A copper surface covered with chlorine atoms is used to build a rewritable data-storage device with information density as high as 500 terabits per square inch — yielding the potential to store the contents of the entire US Library of Congress in a 0.1-mm-wide cube.
Single atoms on surfaces offer novel perspectives for information storage. While controlling their location is currently possible, technical limitations arise. In particular, temperatures in the liquid helium range (4 kelvin) are needed for stable configurations and modifying the position of a single atom requires regeneration of the whole surface.
This video explains it well:
Sander Otte and colleagues managed to preserve the positions of more than 8,000 chlorine vacancies (missing atoms) for more than 40 hours at 77 kelvin. By defining a binary alphabet based on the vacancies' positions, they store different texts (for example, part of Richard P. Feynman's lecture "There's plenty of room at the bottom") on the surface, which they can then modify at will bit-by-bit.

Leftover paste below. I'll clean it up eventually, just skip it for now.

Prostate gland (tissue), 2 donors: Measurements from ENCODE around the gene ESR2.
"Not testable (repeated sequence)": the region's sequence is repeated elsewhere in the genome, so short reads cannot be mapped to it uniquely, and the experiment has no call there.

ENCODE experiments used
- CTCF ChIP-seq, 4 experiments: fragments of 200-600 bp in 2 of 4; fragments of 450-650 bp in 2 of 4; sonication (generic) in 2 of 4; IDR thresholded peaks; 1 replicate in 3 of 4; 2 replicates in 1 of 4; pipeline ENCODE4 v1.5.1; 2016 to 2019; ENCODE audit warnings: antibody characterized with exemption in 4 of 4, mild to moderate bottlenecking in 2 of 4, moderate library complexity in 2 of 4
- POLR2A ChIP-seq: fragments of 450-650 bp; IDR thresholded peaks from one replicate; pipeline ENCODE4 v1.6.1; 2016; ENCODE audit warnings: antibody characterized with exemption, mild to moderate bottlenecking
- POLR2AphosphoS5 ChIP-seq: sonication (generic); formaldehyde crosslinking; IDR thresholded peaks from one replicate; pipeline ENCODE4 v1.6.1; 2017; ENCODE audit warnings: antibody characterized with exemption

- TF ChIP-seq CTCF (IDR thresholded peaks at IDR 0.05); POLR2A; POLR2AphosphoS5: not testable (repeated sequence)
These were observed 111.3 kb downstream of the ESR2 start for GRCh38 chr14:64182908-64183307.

Although the slow speed (on the scale of minutes) of single write and read processes means that the device operation needs to be optimised before everyday applications are possible, these results provide a proof-of-principle demonstration of a data-storage device that outperforms state-of-the-art hard drives.
This density is two to three orders of magnitude beyond current hard disk or flash technology. An advance of this size is remarkable, to say the least.